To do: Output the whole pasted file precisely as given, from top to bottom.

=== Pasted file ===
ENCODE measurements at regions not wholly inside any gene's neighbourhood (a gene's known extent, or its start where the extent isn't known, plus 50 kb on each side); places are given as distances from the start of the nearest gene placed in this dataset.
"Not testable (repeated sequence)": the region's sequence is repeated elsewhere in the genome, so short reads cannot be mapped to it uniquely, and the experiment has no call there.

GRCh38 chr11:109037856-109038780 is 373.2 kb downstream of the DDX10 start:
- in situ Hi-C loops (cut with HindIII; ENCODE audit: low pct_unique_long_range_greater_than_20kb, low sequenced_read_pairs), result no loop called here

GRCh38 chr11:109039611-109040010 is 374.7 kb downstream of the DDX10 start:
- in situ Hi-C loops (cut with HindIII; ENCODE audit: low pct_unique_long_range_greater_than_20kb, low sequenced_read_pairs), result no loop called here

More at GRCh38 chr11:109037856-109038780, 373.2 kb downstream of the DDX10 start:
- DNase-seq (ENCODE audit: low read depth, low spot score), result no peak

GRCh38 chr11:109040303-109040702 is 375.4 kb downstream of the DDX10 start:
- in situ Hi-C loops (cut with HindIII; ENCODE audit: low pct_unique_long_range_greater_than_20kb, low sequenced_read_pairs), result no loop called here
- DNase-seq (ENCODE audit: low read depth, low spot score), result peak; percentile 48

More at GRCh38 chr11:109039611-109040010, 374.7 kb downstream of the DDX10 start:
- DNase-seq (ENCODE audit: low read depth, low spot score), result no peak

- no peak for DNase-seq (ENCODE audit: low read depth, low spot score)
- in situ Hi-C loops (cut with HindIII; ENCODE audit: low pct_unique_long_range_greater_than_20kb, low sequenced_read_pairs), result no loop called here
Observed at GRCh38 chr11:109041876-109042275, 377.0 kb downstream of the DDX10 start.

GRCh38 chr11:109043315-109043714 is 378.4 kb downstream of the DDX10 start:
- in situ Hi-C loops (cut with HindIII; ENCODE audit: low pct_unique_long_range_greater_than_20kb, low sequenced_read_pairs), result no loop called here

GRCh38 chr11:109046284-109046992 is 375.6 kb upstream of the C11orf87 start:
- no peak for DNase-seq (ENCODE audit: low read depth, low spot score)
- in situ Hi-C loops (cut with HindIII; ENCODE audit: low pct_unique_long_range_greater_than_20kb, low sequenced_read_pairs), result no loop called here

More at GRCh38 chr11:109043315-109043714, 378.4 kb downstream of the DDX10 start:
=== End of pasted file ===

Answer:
ENCODE measurements at regions not wholly inside any gene's neighbourhood (a gene's known extent, or its start where the extent isn't known, plus 50 kb on each side); places are given as distances from the start of the nearest gene placed in this dataset.
"Not testable (repeated sequence)": the region's sequence is repeated elsewhere in the genome, so short reads cannot be mapped to it uniquely, and the experiment has no call there.

GRCh38 chr11:109037856-109038780 is 373.2 kb downstream of the DDX10 start:
- in situ Hi-C loops (cut with HindIII; ENCODE audit: low pct_unique_long_range_greater_than_20kb, low sequenced_read_pairs), result no loop called here

GRCh38 chr11:109039611-109040010 is 374.7 kb downstream of the DDX10 start:
- in situ Hi-C loops (cut with HindIII; ENCODE audit: low pct_unique_long_range_greater_than_20kb, low sequenced_read_pairs), result no loop called here

More at GRCh38 chr11:109037856-109038780, 373.2 kb downstream of the DDX10 start:
- DNase-seq (ENCODE audit: low read depth, low spot score), result no peak

GRCh38 chr11:109040303-109040702 is 375.4 kb downstream of the DDX10 start:
- in situ Hi-C loops (cut with HindIII; ENCODE audit: low pct_unique_long_range_greater_than_20kb, low sequenced_read_pairs), result no loop called here
- DNase-seq (ENCODE audit: low read depth, low spot score), result peak; percentile 48

More at GRCh38 chr11:109039611-109040010, 374.7 kb downstream of the DDX10 start:
- DNase-seq (ENCODE audit: low read depth, low spot score), result no peak

- no peak for DNase-seq (ENCODE audit: low read depth, low spot score)
- in situ Hi-C loops (cut with HindIII; ENCODE audit: low pct_unique_long_range_greater_than_20kb, low sequenced_read_pairs), result no loop called here
Observed at GRCh38 chr11:109041876-109042275, 377.0 kb downstream of the DDX10 start.

GRCh38 chr11:109043315-109043714 is 378.4 kb downstream of the DDX10 start:
- in situ Hi-C loops (cut with HindIII; ENCODE audit: low pct_unique_long_range_greater_than_20kb, low sequenced_read_pairs), result no loop called here

GRCh38 chr11:109046284-109046992 is 375.6 kb upstream of the C11orf87 start:
- no peak for DNase-seq (ENCODE audit: low read depth, low spot score)
- in situ Hi-C loops (cut with HindIII; ENCODE audit: low pct_unique_long_range_greater_than_20kb, low sequenced_read_pairs), result no loop called here

More at GRCh38 chr11:109043315-109043714, 378.4 kb downstream of the DDX10 start: